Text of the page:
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Like Seminoles, tribe strives for energy independence

The Indigenized Energy Initiative is a Native-led nonprofit. (Photo Sarah Yeoman)

The Northern Cheyenne Tribe in southeastern Montana has made a move toward energy independence. It has entered into a partnership with the Indigenized Energy Initiative (IEI) for help to develop a $4.1 million solar project on the reservation.

IEI, a Native-led nonprofit that works with tribal communities that are interested in such projects, made the announcement in a news release May 19.

IEI said its goal with the Northern Cheyenne Tribe is to “diminish energy poverty and restore self-determination with [a] regenerative, clean energy workforce and [through] economic development programs.”

The White River Community solar project is expected to include one large array (a collection of multiple solar panels), three smaller systems and 15 residential systems for tribal elders.

The U.S. Department of Energy is providing $3.2 million for the project, which requires the tribe to contribute 20% in matching funds, or about $900,000. IEI is tasked to secure the matching funds through sponsors and donors.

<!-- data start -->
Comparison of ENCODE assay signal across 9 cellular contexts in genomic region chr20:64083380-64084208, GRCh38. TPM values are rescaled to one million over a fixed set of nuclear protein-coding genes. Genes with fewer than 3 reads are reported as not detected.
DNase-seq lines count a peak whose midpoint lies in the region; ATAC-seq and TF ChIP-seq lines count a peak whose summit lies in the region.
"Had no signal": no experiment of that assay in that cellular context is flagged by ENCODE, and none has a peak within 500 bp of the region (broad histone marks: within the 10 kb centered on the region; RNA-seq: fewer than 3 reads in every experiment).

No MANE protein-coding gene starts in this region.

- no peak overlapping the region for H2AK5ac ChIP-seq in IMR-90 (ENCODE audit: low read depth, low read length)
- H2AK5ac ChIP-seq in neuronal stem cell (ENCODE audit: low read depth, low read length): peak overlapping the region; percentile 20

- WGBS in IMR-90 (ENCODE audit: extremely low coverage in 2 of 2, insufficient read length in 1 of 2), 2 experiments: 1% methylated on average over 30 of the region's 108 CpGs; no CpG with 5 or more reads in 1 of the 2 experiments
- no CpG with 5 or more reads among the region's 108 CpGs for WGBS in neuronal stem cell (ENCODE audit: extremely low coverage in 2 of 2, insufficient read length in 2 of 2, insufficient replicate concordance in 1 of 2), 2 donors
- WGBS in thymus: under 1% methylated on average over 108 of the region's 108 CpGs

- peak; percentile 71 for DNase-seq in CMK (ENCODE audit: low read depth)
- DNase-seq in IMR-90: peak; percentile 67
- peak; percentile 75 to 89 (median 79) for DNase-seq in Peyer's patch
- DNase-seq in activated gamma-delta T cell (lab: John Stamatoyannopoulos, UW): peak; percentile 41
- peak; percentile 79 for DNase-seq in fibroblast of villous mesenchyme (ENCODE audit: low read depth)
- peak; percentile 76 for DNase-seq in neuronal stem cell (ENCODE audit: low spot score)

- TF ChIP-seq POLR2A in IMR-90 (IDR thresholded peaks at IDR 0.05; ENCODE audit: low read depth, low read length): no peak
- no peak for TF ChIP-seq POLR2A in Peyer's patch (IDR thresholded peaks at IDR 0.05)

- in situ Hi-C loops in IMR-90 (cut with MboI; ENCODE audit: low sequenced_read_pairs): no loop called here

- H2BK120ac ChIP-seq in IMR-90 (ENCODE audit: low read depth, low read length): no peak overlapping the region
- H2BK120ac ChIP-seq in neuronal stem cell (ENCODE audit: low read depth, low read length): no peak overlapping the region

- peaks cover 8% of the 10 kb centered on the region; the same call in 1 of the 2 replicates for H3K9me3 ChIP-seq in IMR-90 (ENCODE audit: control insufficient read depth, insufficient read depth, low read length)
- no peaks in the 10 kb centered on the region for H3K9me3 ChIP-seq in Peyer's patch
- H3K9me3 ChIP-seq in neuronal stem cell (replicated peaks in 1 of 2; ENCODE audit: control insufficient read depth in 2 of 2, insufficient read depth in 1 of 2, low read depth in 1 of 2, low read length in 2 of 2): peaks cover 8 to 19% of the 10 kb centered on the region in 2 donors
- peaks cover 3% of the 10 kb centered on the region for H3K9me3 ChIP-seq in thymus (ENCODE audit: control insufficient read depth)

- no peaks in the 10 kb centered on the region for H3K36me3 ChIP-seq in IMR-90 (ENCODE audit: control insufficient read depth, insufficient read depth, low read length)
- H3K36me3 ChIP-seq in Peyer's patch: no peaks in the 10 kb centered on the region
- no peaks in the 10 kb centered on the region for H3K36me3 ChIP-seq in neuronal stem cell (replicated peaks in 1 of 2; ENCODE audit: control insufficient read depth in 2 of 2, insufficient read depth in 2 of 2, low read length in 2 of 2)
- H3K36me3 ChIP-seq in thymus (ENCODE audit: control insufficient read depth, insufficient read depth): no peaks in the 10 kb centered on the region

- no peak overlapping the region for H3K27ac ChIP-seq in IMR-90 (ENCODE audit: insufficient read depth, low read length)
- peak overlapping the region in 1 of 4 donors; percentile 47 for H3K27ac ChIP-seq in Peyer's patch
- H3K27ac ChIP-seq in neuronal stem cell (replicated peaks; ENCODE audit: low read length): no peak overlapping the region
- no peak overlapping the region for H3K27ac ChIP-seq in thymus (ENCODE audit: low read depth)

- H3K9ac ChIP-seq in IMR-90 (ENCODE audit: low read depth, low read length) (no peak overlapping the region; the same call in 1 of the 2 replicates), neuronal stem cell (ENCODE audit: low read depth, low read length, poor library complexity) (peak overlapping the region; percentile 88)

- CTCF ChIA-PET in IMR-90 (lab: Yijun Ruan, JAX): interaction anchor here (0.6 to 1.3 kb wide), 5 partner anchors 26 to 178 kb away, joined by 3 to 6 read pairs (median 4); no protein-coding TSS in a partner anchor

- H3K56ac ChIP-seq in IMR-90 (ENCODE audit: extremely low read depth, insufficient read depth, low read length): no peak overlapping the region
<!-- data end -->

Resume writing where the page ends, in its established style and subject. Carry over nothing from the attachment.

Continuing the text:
In 2016, according to the release, the Northern Cheyenne tribal council passed a resolution to pursue renewable energy projects. The IEI partnership represents a first step for the tribe to generate its own energy from renewables, and also create jobs and spur economic development. IEI is expected to train tribal members to work on the project as well.

The Seminole Tribe has pursued similar goals toward renewable energy projects and energy independence, including solar projects that are now in progress on the Big Cypress and Brighton reservations.

Solar panels are being installed to charge battery energy storage systems (BESS) to power generators at four different sites on each reservation so that essential services for tribal members won’t be disrupted during power outages. It means less reliance on outside utility companies.

Tribal members will also be offered training in order to work on the projects and maintain the infrastructure once it’s completed.

Tribal energy independence efforts were set into motion by Chairman Marcellus W. Osceola Jr. soon after Hurricane Irma caused significant power outages on both reservations in 2017. He subsequently launched an energy committee to take a broad look at renewable energy and sustainability projects the tribe could embark on, which includes an annual renewable energy conference in Hollywood.

For more about IEI, click here or visit

Damon Scott
Damon is a multimedia journalist for the Seminole Tribune. He has previously been an editor and reporter for digital and print media in Florida and his home state of New Mexico. Send him an email at